Follow the Rules on NGO Observer Status in COSP Subsidiary Bodies

15 November 2013, by Gillian Dell.

Transparency and civil society participation are essential for anti-corruption efforts, as recognised in many articles of the UN Convention against Corruption (UNCAC). Nongovernmental organisations (NGOs) can offer valuable expertise and advice for government initiatives, and support of the wider public is crucial.

Yet at the UN in Vienna, where the UN Office on Drugs and Crime provides the UNCAC secretariat, NGOs have been excluded since 2010 from participating as observers in the meetings of UNCAC subsidiary bodies. This violates the applicable rules of procedure, which are very clear. According to Rule 2, the COSP rules of procedure must be applied mutatis mutandis[1] to subsidiary bodies created under UNCAC Article 63. These bodies include the Implementation Review Group (IRG), the Working Group on Prevention and the Working Group on Asset Recovery.

So what are the relevant COSP rules to apply mutatis mutandis? Rule 17 says that NGOs can participate as observers in COSP plenaries. Rule 40 says that COSP plenaries should be public unless the COSP decides otherwise. A few States parties that wish to exclude NGO observers say that Rule 17 does not apply to subsidiary bodies because of the reference to “plenaries.” That interpretation is incorrect. It fails to give meaning to the term “mutatis mutandis.” It ignores that subsidiary bodies take decisions in plenary sessions. It overlooks that under Rule 40 their sessions should be public. It runs counter to UN practice in Geneva, where a working group is public and open to NGO observers unless the working group decides otherwise. Most importantly, it is inconsistent with the ideals of transparency and multi-stakeholder collaboration embodied in the UNCAC.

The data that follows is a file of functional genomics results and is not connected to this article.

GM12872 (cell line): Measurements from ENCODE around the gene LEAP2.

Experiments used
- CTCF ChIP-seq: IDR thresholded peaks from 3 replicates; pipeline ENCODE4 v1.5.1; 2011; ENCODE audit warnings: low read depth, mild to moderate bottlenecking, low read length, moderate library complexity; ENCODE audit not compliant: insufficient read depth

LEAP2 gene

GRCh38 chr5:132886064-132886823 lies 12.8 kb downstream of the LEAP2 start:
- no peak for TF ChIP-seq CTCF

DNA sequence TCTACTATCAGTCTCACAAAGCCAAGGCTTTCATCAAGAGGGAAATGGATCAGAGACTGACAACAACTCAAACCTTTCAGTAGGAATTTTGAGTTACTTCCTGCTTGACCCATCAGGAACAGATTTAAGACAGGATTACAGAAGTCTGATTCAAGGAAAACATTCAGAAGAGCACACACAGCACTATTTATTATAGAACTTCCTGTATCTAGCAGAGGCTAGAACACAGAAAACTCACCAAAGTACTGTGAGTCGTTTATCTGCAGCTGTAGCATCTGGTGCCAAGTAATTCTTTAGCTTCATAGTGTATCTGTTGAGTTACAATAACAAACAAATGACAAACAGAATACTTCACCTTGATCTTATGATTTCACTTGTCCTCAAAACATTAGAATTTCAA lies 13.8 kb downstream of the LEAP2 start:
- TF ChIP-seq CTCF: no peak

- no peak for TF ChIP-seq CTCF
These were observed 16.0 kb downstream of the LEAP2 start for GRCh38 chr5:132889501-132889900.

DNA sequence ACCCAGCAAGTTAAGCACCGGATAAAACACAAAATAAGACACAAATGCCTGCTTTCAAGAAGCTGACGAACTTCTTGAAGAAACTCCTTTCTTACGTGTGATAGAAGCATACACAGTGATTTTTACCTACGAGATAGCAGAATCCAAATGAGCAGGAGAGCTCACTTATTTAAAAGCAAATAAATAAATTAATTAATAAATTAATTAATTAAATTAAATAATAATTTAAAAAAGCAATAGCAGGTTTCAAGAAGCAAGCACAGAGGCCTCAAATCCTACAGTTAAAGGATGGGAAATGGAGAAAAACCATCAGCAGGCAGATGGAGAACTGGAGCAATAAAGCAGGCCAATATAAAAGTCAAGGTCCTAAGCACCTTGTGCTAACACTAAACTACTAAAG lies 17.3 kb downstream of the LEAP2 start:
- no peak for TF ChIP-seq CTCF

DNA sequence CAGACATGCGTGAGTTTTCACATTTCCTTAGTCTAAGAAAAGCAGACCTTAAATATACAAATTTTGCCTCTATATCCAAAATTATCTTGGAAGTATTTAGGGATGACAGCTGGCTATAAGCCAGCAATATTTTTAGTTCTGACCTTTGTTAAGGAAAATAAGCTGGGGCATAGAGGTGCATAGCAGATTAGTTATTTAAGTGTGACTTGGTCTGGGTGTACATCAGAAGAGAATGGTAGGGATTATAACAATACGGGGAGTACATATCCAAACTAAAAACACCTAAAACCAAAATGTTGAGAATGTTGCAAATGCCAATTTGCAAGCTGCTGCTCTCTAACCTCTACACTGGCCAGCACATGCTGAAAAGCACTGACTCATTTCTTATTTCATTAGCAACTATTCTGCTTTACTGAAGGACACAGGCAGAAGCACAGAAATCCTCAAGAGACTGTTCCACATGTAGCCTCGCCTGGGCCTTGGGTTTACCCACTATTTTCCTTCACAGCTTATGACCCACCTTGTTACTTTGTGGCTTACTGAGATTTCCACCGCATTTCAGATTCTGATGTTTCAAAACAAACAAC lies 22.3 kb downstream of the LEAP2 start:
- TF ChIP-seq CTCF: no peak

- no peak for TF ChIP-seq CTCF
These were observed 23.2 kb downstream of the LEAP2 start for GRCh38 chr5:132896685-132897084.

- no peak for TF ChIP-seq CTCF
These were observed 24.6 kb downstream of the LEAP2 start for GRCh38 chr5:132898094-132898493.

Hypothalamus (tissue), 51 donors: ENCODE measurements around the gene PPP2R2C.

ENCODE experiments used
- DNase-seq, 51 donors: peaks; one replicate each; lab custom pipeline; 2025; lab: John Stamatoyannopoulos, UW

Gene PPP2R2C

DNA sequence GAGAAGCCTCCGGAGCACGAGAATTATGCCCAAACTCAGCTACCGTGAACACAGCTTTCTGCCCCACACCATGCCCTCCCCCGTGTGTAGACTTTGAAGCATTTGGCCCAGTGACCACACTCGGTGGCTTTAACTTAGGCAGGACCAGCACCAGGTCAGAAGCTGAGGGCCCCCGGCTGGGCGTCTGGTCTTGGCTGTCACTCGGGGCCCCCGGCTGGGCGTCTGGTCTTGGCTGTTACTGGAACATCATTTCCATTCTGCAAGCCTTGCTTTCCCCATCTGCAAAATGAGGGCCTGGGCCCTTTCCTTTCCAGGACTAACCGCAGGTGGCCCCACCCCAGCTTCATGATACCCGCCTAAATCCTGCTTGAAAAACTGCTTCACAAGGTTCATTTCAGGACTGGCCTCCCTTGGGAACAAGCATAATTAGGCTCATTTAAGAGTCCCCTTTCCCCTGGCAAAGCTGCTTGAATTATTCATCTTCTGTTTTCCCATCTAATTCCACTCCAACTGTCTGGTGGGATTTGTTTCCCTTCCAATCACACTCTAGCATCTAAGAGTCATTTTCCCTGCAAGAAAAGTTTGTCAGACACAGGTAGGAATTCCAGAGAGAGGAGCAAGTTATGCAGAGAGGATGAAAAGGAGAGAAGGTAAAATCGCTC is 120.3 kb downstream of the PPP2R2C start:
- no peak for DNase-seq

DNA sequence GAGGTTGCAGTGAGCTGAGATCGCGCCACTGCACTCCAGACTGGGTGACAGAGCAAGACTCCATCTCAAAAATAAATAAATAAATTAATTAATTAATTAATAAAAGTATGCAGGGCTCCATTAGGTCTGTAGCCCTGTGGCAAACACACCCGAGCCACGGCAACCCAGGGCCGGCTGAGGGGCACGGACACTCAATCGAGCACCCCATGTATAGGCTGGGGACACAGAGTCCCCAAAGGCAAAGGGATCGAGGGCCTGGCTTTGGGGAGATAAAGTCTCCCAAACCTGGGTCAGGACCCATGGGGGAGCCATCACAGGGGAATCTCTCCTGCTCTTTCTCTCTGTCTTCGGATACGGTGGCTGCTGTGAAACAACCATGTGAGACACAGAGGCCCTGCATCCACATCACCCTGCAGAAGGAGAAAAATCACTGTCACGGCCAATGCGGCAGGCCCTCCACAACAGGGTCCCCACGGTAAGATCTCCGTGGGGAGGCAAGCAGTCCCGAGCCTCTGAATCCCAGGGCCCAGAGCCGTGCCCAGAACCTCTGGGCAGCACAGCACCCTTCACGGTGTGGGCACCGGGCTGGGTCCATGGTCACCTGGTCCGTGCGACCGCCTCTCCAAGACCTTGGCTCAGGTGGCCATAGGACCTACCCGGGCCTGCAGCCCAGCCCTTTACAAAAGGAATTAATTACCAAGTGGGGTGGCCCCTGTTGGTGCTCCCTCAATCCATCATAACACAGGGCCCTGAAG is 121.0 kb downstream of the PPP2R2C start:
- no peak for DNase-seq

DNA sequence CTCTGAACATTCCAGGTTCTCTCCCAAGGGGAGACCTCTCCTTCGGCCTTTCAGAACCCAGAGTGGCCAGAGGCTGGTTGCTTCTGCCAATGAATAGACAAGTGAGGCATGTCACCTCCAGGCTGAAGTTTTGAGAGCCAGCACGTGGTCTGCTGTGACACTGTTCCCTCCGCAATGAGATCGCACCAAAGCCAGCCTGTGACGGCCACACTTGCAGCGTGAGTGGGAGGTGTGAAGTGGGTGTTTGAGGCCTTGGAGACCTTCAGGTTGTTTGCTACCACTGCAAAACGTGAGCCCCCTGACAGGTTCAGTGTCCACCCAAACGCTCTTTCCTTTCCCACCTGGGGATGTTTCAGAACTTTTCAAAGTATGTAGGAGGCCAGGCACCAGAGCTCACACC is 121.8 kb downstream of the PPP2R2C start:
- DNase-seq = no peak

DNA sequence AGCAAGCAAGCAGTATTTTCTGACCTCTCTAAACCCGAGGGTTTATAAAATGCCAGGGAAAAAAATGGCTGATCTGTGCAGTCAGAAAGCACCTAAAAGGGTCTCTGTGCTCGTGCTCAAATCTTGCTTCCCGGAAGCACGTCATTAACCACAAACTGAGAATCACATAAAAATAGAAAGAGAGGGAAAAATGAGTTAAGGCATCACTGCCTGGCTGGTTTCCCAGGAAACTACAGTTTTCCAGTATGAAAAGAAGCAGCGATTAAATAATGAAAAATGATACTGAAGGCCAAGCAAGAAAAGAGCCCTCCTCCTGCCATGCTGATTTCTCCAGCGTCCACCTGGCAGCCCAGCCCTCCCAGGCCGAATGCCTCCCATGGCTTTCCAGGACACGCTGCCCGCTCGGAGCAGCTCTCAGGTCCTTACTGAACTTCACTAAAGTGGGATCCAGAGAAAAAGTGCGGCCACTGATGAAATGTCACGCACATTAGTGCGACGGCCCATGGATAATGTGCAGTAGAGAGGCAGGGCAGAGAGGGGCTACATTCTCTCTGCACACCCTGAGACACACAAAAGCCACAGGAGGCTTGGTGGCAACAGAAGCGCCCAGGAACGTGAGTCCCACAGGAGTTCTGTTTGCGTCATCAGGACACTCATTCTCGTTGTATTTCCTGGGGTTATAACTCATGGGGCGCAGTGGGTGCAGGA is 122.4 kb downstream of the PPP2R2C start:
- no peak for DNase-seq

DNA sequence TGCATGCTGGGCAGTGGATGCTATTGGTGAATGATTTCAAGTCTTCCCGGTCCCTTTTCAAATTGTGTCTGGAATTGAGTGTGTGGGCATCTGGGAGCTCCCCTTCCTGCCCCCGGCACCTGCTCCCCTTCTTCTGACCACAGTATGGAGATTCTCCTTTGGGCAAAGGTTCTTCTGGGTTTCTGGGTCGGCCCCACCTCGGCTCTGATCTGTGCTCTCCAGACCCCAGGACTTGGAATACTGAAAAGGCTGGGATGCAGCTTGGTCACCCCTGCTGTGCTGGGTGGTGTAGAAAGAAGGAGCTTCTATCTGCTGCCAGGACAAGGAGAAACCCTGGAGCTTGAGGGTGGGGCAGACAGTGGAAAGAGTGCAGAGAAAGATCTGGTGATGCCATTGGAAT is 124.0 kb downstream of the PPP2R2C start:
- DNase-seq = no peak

According to the rules, the States parties seeking to exclude NGOs could propose to hold some meetings of subsidiary bodies in closed session or could try to convince their fellow States parties to reject NGO applications for observer status. Instead, they have used their political clout to turn the tables. In response to their pressure, the UN Office on Drugs and Crime has barred NGOs from meetings of the subsidiary bodies without putting the question to the members of those bodies as required by the rules of procedure. This sorry state of affairs damages the reputation and credibility of the UN and the UNCAC and should be addressed promptly.

Pending TI application for observer status

In early November, Transparency International applied to the UNCAC bureau for observer status in the IRG session taking place in Panama on 26 -27 November. According to Rule 17 (1) of the COSP rules of procedure, which applies mutatis mutandis, this application “should be accorded unless otherwise decided by the [IRG].” (emphasis added) If there is no IRG decision to the contrary, Transparency International representatives must be allowed to observe the IRG session.

About Gillian Dell

Gillian Dell is Head of Conventions Unit, Transparency International

  1. Mutatis mutandis” means changing [only] those things which need to be changed.